Zitong Zhao on recycling daily observations to create meaningful graphic design work


However, despite his impressive graphic design resume, Tong began by studying international business and commerce at university. Perhaps that’s the secret to his new perspective on the industry, with his approach going against the convention that graphic design is about solving problems.

“I see graphic design as an unsolved problem because you can never solve a problem,” she told Creative Boom. “The only thing you can do is find as many solutions as possible and push the boundaries of what design can achieve. It’s full of possibilities without necessarily having the right answer.”

It’s a prospect that paid off. Since graduating from the Pratt Institute with an MFA in Communication Design, Tong has combined her love for typography and photography to produce work that satisfies her – both as a designer and as a person. We caught up with her to learn more about her journey and find out how she puts her unique approach to design into practice.






What made you want to change for design and how did you start to get internships?

Growing up, I have always been fascinated by people who know what their passion is. Unfortunately, I was not one of them. But knowing what I didn’t like pushed me further.

Studying international business and commerce has never been my first choice for college. Every day I felt soulless so I would explore all the paths I could take and try to figure out what really excited me.

I love taking pictures and I used to do a lot of collages. The combination of images and texts really helped me to express my feelings freely and also allowed me to produce experimental works. My friend Pan once saw my collages and photographs during this “finding my passion” phase and told me that I had a real talent for visual communication. So she offered me this internship at VOGUE Magazine China, and my journey there allowed me to realize that I have a strong passion for graphic design. Then I followed my instincts and decided to move to New York to continue my education.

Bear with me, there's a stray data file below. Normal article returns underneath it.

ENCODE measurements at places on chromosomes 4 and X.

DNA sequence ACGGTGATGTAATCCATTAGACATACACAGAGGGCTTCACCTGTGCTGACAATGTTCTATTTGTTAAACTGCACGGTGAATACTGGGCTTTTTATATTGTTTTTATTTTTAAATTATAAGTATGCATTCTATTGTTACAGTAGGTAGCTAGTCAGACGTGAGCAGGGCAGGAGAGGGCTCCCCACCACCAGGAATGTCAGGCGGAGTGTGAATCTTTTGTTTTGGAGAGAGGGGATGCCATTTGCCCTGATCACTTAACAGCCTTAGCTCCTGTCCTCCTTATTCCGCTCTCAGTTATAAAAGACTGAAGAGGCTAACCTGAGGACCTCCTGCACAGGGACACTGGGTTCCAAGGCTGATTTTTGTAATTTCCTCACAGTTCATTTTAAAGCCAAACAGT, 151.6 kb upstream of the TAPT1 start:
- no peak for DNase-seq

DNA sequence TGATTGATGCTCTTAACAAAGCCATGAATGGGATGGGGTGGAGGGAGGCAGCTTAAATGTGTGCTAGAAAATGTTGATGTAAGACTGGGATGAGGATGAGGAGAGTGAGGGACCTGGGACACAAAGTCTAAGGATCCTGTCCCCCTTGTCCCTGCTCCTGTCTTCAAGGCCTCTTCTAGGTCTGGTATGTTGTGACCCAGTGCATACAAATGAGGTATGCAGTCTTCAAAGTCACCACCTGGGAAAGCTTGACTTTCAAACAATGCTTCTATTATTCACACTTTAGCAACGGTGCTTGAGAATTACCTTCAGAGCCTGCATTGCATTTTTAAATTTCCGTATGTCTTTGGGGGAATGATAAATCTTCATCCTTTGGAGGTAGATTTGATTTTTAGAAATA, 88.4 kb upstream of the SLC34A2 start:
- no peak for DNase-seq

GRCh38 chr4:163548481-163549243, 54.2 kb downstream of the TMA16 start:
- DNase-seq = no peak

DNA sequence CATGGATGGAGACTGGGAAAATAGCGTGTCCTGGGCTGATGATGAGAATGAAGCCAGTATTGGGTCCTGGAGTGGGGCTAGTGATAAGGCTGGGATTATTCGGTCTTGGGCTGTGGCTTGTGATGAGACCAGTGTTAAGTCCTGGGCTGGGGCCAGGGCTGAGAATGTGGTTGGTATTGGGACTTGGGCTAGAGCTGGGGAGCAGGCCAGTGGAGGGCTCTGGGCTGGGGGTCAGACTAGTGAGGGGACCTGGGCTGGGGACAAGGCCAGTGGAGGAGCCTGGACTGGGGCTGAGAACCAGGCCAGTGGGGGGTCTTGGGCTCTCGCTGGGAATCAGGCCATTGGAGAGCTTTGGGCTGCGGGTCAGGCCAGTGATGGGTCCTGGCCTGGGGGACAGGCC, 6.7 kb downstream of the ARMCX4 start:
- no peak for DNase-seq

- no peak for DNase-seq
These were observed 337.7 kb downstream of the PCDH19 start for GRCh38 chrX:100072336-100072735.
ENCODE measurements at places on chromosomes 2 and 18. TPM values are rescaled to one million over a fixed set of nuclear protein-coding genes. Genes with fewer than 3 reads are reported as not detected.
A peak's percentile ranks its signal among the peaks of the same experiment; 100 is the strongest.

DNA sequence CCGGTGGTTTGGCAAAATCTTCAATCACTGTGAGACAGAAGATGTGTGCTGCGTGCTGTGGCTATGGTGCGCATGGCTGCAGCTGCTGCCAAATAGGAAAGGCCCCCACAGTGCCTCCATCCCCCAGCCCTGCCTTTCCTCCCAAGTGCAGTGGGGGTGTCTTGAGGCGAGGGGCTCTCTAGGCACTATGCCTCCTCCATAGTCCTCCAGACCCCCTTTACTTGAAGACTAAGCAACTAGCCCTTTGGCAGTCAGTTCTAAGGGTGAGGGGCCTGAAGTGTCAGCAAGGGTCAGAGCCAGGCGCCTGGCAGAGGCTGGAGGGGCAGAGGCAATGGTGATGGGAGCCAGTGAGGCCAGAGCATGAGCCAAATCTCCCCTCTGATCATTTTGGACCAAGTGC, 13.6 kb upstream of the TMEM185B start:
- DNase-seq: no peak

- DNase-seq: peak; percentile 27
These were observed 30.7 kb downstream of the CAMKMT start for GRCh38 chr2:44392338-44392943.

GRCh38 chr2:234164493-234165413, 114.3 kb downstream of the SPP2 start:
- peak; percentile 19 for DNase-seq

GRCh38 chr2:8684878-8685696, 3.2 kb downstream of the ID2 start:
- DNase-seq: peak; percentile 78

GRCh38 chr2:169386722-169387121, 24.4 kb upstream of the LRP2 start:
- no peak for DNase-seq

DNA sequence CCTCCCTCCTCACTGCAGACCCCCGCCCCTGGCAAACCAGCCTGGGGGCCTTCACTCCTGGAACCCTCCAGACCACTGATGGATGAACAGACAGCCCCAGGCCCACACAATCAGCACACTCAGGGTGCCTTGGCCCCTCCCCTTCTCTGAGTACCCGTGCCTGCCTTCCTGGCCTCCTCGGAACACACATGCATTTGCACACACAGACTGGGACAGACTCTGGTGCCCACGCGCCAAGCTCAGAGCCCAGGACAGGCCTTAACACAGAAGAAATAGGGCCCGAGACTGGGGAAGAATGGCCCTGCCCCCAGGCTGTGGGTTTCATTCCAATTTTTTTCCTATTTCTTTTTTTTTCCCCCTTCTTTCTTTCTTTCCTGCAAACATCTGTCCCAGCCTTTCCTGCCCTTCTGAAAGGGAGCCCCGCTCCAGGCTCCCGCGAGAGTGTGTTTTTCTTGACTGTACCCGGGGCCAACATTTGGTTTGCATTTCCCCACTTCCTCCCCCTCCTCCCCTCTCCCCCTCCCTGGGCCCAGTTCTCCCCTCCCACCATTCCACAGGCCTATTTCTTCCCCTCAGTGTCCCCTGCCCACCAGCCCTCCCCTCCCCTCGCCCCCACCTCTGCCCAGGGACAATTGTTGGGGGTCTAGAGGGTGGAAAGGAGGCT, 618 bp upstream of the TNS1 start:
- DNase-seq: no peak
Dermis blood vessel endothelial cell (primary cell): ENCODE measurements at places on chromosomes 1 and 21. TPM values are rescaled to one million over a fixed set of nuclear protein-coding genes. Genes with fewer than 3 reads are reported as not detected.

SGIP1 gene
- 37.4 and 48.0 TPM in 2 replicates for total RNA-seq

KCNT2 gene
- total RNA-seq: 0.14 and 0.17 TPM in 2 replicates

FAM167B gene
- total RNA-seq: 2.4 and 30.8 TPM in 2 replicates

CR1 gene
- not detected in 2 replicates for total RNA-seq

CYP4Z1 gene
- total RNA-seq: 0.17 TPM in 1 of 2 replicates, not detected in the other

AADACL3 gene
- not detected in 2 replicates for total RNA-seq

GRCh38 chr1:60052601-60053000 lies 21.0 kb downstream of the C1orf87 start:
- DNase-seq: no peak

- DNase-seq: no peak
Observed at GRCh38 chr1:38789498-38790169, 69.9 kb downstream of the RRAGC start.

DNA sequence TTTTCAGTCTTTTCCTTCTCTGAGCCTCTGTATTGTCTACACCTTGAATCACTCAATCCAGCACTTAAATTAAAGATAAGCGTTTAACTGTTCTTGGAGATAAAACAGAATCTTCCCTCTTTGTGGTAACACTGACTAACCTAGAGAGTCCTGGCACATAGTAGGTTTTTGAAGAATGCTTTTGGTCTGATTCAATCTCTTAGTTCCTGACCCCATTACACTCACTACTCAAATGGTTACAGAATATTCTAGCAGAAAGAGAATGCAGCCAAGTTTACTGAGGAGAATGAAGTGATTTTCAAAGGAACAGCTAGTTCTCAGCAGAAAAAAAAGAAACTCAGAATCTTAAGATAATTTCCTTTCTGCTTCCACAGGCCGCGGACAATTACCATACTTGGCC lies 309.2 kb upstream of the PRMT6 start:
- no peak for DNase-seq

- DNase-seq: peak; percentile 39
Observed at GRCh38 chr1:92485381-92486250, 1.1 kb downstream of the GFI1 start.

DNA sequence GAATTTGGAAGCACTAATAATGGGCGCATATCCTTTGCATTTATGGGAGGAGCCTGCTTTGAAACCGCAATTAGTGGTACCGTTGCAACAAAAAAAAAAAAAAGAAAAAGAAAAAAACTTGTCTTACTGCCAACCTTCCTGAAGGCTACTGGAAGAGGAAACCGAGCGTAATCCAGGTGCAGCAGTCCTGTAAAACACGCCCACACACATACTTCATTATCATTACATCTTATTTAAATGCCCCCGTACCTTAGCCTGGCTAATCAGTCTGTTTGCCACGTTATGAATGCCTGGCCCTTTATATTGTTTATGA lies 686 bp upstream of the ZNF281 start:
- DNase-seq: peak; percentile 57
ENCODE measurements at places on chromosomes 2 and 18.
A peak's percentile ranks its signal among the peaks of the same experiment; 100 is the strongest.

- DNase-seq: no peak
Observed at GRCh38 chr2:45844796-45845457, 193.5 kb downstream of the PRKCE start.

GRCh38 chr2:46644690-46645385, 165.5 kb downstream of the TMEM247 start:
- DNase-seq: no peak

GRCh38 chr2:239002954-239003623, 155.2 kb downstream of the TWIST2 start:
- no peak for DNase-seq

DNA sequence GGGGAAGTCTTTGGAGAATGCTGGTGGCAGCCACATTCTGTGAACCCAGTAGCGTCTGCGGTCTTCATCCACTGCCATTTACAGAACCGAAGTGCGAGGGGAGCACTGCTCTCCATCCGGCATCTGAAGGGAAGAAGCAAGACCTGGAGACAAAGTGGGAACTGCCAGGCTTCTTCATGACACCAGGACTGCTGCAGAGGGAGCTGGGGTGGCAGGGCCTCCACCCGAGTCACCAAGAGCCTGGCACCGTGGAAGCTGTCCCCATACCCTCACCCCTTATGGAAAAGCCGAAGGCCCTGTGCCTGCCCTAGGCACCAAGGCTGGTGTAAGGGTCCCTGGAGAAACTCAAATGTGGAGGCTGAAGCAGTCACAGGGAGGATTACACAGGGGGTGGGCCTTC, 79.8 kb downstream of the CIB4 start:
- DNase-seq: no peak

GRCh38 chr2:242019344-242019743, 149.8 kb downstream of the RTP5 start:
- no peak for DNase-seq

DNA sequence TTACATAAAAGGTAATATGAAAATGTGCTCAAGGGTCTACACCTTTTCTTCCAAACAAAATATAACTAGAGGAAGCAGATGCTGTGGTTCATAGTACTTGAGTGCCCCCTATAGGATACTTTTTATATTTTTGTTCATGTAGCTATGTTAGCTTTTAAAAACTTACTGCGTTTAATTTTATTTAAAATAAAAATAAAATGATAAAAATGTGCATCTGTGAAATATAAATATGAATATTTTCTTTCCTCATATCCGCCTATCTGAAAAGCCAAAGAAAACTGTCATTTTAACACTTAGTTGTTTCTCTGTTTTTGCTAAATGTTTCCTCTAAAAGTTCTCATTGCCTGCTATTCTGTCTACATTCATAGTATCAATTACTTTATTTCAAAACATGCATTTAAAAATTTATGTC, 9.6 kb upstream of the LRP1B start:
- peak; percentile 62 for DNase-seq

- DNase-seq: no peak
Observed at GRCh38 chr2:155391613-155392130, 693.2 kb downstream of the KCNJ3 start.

What has been your proudest job to date, and why?

Observations, or Daily Observations, is an ongoing personal design project that I work on in my spare time. In this project, I try to bring together my daily observations and my own aesthetic to design something that speaks to and for me.

In this project, I use a lot of snapshots that I take in my everyday life to create something more designer and refined. It’s like a recycling process because I’m trying to rediscover the potential of these photos from a design perspective, and the process is fascinating and fun.

The methodology I developed from this project is even useful when designing commercial work. For example, during a recent collaboration with Dickies, our studio was asked to reinterpret their classic 874 work pants. When I was looking for inspiration, I browsed my photo album and found photos that I was looking for. took textures and traces of posters that have been on walls for days, months, even years.

The visuals are unique and present a sense of resilience, especially in the way each poster remains original at its core as the surface has changed and been adjusted by time and environment. These photos ultimately led me to the story of resilience and the evolution of Dickies as a brand, which has worked on workwear and streetwear over the decades, while the brand’s design remains unchanged and genuine. So, in this project, I deconstructed and exhibited the textures of the numbers “874” to create forms of mutation and metamorphosis.







How would you describe your work and your creative approach?

I try to inject a little of myself into my works without losing objectivity. It’s not an easy process, and I’m still learning day by day because sometimes I can get lost in my own thoughts, so I’m constantly trying to find the balance between intuition and intention in my thoughts. works.

I also try to shorten the distance between my work and the audience. I want them to feel connected and inspired when they see it. So I try to find my inspiration from different angles of life, which pushes me to deepen the development of both the visuals and the concept.

Designers never stop learning and growing. How do you continue to surpass yourself as a designer and what advice would you give to creatives looking to learn new skills?

As I pushed myself further, I have taught myself to accept challenges and uncertainties because I know this is where I will learn and grow. Plus, I always ask myself these questions before I create anything: What are your reasons for designing? What is the impact of your work? Does it make the world better or worse or does it leave it as it is? And what are the legacies you want to leave in this visual culture?

Learning new things is fantastic, and I also like learning different skills to improve my design skills. But try to learn at your own pace and don’t rush to do anything if you don’t want to. This means: don’t let design trends and the industry fool you. You do you!

What are the principles that motivate you as a designer?

I know graphic design has so many cultural influences shaping the world around us, and I want to be a part of it.








Clifton L. Boyd

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